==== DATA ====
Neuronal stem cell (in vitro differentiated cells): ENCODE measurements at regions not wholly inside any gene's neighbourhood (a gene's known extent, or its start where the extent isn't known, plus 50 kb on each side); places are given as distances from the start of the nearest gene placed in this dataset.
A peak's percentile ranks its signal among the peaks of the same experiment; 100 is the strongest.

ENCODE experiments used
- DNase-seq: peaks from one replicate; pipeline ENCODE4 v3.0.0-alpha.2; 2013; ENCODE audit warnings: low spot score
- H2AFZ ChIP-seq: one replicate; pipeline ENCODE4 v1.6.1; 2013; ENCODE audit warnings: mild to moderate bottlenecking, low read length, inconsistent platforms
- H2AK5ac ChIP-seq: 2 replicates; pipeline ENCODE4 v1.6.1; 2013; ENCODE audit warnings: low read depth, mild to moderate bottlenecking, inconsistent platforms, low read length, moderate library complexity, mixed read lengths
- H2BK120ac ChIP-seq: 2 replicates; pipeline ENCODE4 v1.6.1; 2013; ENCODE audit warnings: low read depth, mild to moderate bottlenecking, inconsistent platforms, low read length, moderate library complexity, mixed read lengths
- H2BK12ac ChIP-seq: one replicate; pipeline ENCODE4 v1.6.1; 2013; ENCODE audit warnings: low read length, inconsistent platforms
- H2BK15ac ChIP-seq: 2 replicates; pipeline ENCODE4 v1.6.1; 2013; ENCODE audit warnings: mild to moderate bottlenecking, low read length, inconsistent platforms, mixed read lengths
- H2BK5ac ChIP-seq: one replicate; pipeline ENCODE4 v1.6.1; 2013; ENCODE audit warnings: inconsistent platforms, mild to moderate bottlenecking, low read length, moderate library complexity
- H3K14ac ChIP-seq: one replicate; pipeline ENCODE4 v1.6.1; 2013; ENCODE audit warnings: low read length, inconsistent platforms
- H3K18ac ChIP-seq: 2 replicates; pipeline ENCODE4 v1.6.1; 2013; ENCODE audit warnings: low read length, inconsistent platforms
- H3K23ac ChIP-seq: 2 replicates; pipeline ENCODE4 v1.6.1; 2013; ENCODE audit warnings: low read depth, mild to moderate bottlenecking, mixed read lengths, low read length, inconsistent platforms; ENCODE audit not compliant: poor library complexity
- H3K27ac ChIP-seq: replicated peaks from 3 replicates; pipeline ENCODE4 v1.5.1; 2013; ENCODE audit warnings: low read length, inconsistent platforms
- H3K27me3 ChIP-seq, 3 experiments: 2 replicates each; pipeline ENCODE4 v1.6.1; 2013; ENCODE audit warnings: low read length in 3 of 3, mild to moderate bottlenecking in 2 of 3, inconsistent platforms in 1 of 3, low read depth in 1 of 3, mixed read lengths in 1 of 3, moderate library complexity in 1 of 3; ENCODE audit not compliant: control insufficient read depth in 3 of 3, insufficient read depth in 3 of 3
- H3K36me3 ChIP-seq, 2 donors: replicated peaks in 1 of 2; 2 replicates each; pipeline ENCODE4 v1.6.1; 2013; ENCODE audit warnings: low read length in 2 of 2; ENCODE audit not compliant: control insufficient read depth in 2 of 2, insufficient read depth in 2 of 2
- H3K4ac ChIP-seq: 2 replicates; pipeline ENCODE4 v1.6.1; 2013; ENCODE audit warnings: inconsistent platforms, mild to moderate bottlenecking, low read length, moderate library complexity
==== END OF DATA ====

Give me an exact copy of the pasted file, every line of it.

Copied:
Neuronal stem cell (in vitro differentiated cells): ENCODE measurements at regions not wholly inside any gene's neighbourhood (a gene's known extent, or its start where the extent isn't known, plus 50 kb on each side); places are given as distances from the start of the nearest gene placed in this dataset.
A peak's percentile ranks its signal among the peaks of the same experiment; 100 is the strongest.

ENCODE experiments used
- DNase-seq: peaks from one replicate; pipeline ENCODE4 v3.0.0-alpha.2; 2013; ENCODE audit warnings: low spot score
- H2AFZ ChIP-seq: one replicate; pipeline ENCODE4 v1.6.1; 2013; ENCODE audit warnings: mild to moderate bottlenecking, low read length, inconsistent platforms
- H2AK5ac ChIP-seq: 2 replicates; pipeline ENCODE4 v1.6.1; 2013; ENCODE audit warnings: low read depth, mild to moderate bottlenecking, inconsistent platforms, low read length, moderate library complexity, mixed read lengths
- H2BK120ac ChIP-seq: 2 replicates; pipeline ENCODE4 v1.6.1; 2013; ENCODE audit warnings: low read depth, mild to moderate bottlenecking, inconsistent platforms, low read length, moderate library complexity, mixed read lengths
- H2BK12ac ChIP-seq: one replicate; pipeline ENCODE4 v1.6.1; 2013; ENCODE audit warnings: low read length, inconsistent platforms
- H2BK15ac ChIP-seq: 2 replicates; pipeline ENCODE4 v1.6.1; 2013; ENCODE audit warnings: mild to moderate bottlenecking, low read length, inconsistent platforms, mixed read lengths
- H2BK5ac ChIP-seq: one replicate; pipeline ENCODE4 v1.6.1; 2013; ENCODE audit warnings: inconsistent platforms, mild to moderate bottlenecking, low read length, moderate library complexity
- H3K14ac ChIP-seq: one replicate; pipeline ENCODE4 v1.6.1; 2013; ENCODE audit warnings: low read length, inconsistent platforms
- H3K18ac ChIP-seq: 2 replicates; pipeline ENCODE4 v1.6.1; 2013; ENCODE audit warnings: low read length, inconsistent platforms
- H3K23ac ChIP-seq: 2 replicates; pipeline ENCODE4 v1.6.1; 2013; ENCODE audit warnings: low read depth, mild to moderate bottlenecking, mixed read lengths, low read length, inconsistent platforms; ENCODE audit not compliant: poor library complexity
- H3K27ac ChIP-seq: replicated peaks from 3 replicates; pipeline ENCODE4 v1.5.1; 2013; ENCODE audit warnings: low read length, inconsistent platforms
- H3K27me3 ChIP-seq, 3 experiments: 2 replicates each; pipeline ENCODE4 v1.6.1; 2013; ENCODE audit warnings: low read length in 3 of 3, mild to moderate bottlenecking in 2 of 3, inconsistent platforms in 1 of 3, low read depth in 1 of 3, mixed read lengths in 1 of 3, moderate library complexity in 1 of 3; ENCODE audit not compliant: control insufficient read depth in 3 of 3, insufficient read depth in 3 of 3
- H3K36me3 ChIP-seq, 2 donors: replicated peaks in 1 of 2; 2 replicates each; pipeline ENCODE4 v1.6.1; 2013; ENCODE audit warnings: low read length in 2 of 2; ENCODE audit not compliant: control insufficient read depth in 2 of 2, insufficient read depth in 2 of 2
- H3K4ac ChIP-seq: 2 replicates; pipeline ENCODE4 v1.6.1; 2013; ENCODE audit warnings: inconsistent platforms, mild to moderate bottlenecking, low read length, moderate library complexity